Dell's reasons to be fearful (1,2,3): Intel chip supplies, trade tariffs and slowing server sales in sagging Chinese economy

Let's not talk about the $48bn debt pile

Sagging server market demand, protracted chip shortages and the US’ tariff shenanigans with China are among the things Dell Tech is watching with interest after lowering fiscal ’20 revenue targets.

Michael Dell’s plaything issued the guidance last night along with its financials for Q1 ended 3 May showing a 3 per cent rise in revenues to $21.9bn - short of analyst estimates of $22.5bn.

The Infrastructure Solutions Group dropped 5 per cent to $8.2bn, including a 1 per cent dip in storage to $4bn and a 9 per cent dive in servers and networking to $4.2bn.

Client Solutions edged up 6 per cent to $10.9bn, with commercial up 13 per cent to $8.3bn and consumer down 10 per cent to $2.6bn. VMware jumped 13 per cent to $2.3bn and and Financial Services. Financial Services made up the rest of the revenue.

On a conference call, Dell execs said 41 pr cent growth in servers a year ago made for tough comparisons this time around, but admitted demand has become “softer” than anticipated.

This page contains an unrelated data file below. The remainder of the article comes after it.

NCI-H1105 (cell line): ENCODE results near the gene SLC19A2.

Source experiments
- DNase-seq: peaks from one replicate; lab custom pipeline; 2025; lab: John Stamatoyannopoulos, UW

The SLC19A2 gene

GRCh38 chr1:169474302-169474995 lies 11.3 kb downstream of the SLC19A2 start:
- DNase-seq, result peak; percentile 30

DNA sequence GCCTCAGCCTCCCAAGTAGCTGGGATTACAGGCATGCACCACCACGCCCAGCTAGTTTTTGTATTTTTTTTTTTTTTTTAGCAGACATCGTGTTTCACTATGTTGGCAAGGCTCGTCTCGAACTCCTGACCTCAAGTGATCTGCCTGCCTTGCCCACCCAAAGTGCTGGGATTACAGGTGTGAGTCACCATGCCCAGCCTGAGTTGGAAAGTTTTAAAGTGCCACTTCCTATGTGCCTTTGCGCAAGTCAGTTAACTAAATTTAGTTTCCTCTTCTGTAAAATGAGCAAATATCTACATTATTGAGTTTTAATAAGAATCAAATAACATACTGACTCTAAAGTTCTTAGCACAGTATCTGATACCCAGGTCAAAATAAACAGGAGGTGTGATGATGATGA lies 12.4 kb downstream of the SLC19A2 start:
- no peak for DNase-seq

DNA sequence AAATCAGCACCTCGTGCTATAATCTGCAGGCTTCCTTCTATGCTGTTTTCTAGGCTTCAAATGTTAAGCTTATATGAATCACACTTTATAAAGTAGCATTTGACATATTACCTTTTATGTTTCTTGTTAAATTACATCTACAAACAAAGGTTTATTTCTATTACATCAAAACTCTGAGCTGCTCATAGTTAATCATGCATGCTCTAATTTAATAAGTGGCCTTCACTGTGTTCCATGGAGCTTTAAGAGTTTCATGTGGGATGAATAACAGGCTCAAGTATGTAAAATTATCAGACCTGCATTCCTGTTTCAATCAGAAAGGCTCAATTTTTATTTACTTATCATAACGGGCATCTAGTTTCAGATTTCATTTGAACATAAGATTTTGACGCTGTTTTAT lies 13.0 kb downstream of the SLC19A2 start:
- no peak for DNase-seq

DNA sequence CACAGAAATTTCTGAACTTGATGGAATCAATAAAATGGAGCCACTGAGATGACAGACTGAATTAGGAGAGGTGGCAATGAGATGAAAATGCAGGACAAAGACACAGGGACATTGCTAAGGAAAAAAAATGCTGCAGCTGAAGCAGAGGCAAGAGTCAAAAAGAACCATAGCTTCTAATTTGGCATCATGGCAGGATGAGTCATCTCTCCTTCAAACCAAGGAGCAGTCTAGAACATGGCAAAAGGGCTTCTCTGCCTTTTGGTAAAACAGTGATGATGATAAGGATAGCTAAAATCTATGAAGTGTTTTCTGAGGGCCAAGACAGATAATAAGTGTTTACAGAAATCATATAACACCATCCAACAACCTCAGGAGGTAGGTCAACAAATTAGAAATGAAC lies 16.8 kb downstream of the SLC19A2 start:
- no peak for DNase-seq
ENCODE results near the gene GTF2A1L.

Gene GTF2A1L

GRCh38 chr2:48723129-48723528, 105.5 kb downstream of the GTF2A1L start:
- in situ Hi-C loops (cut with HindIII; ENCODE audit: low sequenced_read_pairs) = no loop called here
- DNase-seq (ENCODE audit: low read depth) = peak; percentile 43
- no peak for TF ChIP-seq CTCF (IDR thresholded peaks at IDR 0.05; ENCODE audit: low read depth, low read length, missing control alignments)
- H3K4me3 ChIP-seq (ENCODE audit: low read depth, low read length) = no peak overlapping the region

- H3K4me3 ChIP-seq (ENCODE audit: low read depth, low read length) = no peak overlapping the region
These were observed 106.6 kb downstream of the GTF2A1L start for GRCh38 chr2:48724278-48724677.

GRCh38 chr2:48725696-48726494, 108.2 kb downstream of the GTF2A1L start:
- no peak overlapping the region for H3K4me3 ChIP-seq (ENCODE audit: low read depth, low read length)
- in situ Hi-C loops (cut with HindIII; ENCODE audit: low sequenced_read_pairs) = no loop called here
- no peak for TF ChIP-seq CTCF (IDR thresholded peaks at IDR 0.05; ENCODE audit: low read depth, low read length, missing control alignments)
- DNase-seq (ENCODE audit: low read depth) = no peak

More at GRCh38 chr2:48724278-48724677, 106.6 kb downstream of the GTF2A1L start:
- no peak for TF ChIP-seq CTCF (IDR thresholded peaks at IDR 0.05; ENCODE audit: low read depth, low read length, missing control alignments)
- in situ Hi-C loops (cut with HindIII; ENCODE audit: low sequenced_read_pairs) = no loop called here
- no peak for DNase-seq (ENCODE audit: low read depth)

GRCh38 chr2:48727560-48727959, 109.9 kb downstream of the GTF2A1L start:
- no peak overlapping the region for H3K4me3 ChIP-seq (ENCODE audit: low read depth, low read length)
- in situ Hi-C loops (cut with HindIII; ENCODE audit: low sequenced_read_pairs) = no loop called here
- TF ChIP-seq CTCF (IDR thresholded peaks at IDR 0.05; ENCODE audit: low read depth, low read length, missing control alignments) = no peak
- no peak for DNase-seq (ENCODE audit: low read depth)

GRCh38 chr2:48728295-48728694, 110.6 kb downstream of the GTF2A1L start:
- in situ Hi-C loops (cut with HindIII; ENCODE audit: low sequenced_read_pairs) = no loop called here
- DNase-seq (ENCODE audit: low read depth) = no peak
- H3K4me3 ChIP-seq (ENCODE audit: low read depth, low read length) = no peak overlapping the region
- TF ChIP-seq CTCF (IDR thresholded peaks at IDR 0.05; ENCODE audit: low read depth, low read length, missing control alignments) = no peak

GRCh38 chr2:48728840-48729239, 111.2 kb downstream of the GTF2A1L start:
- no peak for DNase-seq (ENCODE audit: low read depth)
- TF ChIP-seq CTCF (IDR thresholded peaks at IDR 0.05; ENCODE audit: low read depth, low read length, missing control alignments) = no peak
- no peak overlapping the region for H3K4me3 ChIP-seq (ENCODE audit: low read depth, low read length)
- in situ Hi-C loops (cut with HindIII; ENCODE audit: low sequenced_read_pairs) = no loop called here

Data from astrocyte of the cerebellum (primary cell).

Vice chairman of products and operation, Jeffrey Clarke, said it walked away from some high volume but lower margin deals, “particularly in China”, as well as some larger enterprises where “the profitability profile didn’t make sense”.

Windows 10 refreshes fuelled PC sales, the company said.

A $200m plus leap in operating expenses left Dell with an operating profit of $550m, compared to an operating loss of $153m in the prior year quarter, and a net profit of $293m versus a loss of $538m.

Dell is betting on achieving revenues growth of 2 to 5 per cent for fiscal ’20, compared to growth projections of 14 per cent for fiscal ’19 and 27 per cent for fiscal ’18.

Shaping this outlook, CFO Thomas Sweet said there is “some uncertainty around the mix and the dynamics of the industry chip shortage that we’re going to have to continue to work through [in the PC portfolio]”. And Clarke said Dell is mindful of the “possibility of a list four in tariffs”.

US President Donald Trump has enacted tariff hikes three times since last autumn on certain goods imported to the US from China. He is threatening to strike for a fourth time.

Sweet added that server demand was weaker in the first half of Q1 but started to improve in the second part. “I do think that we’ll have to continue to watch it in the sense of some of the weaknesses… I think China continues to be a headwind given the dynamics we are seeing over there”.

Dell repaid around $400m of debt in the quarter - taking the total paid back to $15bn. Long term debt now stands at $48.640bn. Now there’s something that would keep most of us normies up at night. ®

Other stories you might like

Biting the hand that feeds IT © 1998–2022